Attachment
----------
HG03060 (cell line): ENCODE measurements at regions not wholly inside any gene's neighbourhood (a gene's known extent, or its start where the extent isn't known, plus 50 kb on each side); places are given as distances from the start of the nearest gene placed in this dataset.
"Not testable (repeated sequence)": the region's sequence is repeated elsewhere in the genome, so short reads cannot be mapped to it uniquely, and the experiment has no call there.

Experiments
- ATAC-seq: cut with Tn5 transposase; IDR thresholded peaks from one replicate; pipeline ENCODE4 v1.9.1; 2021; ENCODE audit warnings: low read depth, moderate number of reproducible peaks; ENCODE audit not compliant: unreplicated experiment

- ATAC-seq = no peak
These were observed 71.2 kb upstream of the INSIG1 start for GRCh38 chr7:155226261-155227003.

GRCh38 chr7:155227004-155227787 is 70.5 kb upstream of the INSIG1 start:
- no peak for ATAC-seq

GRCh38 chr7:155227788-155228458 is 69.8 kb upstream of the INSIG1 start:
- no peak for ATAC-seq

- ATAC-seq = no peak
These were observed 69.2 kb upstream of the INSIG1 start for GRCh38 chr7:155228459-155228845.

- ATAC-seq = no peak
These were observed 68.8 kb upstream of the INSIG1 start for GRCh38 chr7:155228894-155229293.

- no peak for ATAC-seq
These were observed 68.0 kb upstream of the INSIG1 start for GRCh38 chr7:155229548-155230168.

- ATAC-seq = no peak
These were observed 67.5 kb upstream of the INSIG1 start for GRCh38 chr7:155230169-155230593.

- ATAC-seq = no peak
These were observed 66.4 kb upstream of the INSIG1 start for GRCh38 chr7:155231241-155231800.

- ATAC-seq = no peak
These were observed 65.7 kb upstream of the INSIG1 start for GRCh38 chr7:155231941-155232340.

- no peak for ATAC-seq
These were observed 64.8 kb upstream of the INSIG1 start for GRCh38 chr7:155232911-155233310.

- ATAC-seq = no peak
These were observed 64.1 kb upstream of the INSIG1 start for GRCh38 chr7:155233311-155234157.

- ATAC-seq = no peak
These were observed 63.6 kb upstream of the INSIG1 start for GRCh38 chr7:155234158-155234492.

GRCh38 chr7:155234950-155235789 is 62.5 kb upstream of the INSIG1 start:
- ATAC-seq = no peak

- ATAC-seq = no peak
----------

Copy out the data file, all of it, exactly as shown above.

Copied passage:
HG03060 (cell line): ENCODE measurements at regions not wholly inside any gene's neighbourhood (a gene's known extent, or its start where the extent isn't known, plus 50 kb on each side); places are given as distances from the start of the nearest gene placed in this dataset.
"Not testable (repeated sequence)": the region's sequence is repeated elsewhere in the genome, so short reads cannot be mapped to it uniquely, and the experiment has no call there.

Experiments
- ATAC-seq: cut with Tn5 transposase; IDR thresholded peaks from one replicate; pipeline ENCODE4 v1.9.1; 2021; ENCODE audit warnings: low read depth, moderate number of reproducible peaks; ENCODE audit not compliant: unreplicated experiment

- ATAC-seq = no peak
These were observed 71.2 kb upstream of the INSIG1 start for GRCh38 chr7:155226261-155227003.

GRCh38 chr7:155227004-155227787 is 70.5 kb upstream of the INSIG1 start:
- no peak for ATAC-seq

GRCh38 chr7:155227788-155228458 is 69.8 kb upstream of the INSIG1 start:
- no peak for ATAC-seq

- ATAC-seq = no peak
These were observed 69.2 kb upstream of the INSIG1 start for GRCh38 chr7:155228459-155228845.

- ATAC-seq = no peak
These were observed 68.8 kb upstream of the INSIG1 start for GRCh38 chr7:155228894-155229293.

- no peak for ATAC-seq
These were observed 68.0 kb upstream of the INSIG1 start for GRCh38 chr7:155229548-155230168.

- ATAC-seq = no peak
These were observed 67.5 kb upstream of the INSIG1 start for GRCh38 chr7:155230169-155230593.

- ATAC-seq = no peak
These were observed 66.4 kb upstream of the INSIG1 start for GRCh38 chr7:155231241-155231800.

- ATAC-seq = no peak
These were observed 65.7 kb upstream of the INSIG1 start for GRCh38 chr7:155231941-155232340.

- no peak for ATAC-seq
These were observed 64.8 kb upstream of the INSIG1 start for GRCh38 chr7:155232911-155233310.

- ATAC-seq = no peak
These were observed 64.1 kb upstream of the INSIG1 start for GRCh38 chr7:155233311-155234157.

- ATAC-seq = no peak
These were observed 63.6 kb upstream of the INSIG1 start for GRCh38 chr7:155234158-155234492.

GRCh38 chr7:155234950-155235789 is 62.5 kb upstream of the INSIG1 start:
- ATAC-seq = no peak

- ATAC-seq = no peak